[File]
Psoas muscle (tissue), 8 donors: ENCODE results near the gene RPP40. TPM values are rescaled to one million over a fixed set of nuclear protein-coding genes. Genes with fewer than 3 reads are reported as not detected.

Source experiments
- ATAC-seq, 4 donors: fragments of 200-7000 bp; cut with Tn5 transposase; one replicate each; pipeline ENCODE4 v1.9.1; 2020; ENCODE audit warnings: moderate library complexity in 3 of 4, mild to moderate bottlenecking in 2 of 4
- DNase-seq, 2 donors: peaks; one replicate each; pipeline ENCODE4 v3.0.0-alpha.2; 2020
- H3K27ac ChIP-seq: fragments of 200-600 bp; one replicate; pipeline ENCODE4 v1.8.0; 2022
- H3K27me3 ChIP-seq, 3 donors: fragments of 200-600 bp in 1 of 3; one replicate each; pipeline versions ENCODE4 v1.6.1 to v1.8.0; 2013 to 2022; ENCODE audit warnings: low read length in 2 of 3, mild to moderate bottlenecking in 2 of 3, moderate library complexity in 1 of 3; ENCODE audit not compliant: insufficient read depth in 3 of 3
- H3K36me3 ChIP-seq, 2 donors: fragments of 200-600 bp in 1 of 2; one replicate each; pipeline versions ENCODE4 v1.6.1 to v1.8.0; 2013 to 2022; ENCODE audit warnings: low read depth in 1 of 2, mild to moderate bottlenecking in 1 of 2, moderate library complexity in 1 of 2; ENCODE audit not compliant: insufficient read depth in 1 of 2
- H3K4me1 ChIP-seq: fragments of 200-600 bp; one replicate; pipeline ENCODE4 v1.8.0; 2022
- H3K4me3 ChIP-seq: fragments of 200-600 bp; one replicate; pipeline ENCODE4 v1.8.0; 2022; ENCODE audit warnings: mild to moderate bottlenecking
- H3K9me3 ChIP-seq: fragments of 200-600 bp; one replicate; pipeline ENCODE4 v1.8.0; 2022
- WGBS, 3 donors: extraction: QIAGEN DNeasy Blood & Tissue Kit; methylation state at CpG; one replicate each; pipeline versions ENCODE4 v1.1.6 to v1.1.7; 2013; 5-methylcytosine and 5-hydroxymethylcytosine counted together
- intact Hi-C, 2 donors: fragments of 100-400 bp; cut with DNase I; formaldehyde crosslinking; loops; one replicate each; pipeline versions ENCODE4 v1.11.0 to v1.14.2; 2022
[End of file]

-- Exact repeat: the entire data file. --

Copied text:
Psoas muscle (tissue), 8 donors: ENCODE results near the gene RPP40. TPM values are rescaled to one million over a fixed set of nuclear protein-coding genes. Genes with fewer than 3 reads are reported as not detected.

Source experiments
- ATAC-seq, 4 donors: fragments of 200-7000 bp; cut with Tn5 transposase; one replicate each; pipeline ENCODE4 v1.9.1; 2020; ENCODE audit warnings: moderate library complexity in 3 of 4, mild to moderate bottlenecking in 2 of 4
- DNase-seq, 2 donors: peaks; one replicate each; pipeline ENCODE4 v3.0.0-alpha.2; 2020
- H3K27ac ChIP-seq: fragments of 200-600 bp; one replicate; pipeline ENCODE4 v1.8.0; 2022
- H3K27me3 ChIP-seq, 3 donors: fragments of 200-600 bp in 1 of 3; one replicate each; pipeline versions ENCODE4 v1.6.1 to v1.8.0; 2013 to 2022; ENCODE audit warnings: low read length in 2 of 3, mild to moderate bottlenecking in 2 of 3, moderate library complexity in 1 of 3; ENCODE audit not compliant: insufficient read depth in 3 of 3
- H3K36me3 ChIP-seq, 2 donors: fragments of 200-600 bp in 1 of 2; one replicate each; pipeline versions ENCODE4 v1.6.1 to v1.8.0; 2013 to 2022; ENCODE audit warnings: low read depth in 1 of 2, mild to moderate bottlenecking in 1 of 2, moderate library complexity in 1 of 2; ENCODE audit not compliant: insufficient read depth in 1 of 2
- H3K4me1 ChIP-seq: fragments of 200-600 bp; one replicate; pipeline ENCODE4 v1.8.0; 2022
- H3K4me3 ChIP-seq: fragments of 200-600 bp; one replicate; pipeline ENCODE4 v1.8.0; 2022; ENCODE audit warnings: mild to moderate bottlenecking
- H3K9me3 ChIP-seq: fragments of 200-600 bp; one replicate; pipeline ENCODE4 v1.8.0; 2022
- WGBS, 3 donors: extraction: QIAGEN DNeasy Blood & Tissue Kit; methylation state at CpG; one replicate each; pipeline versions ENCODE4 v1.1.6 to v1.1.7; 2013; 5-methylcytosine and 5-hydroxymethylcytosine counted together
- intact Hi-C, 2 donors: fragments of 100-400 bp; cut with DNase I; formaldehyde crosslinking; loops; one replicate each; pipeline versions ENCODE4 v1.11.0 to v1.14.2; 2022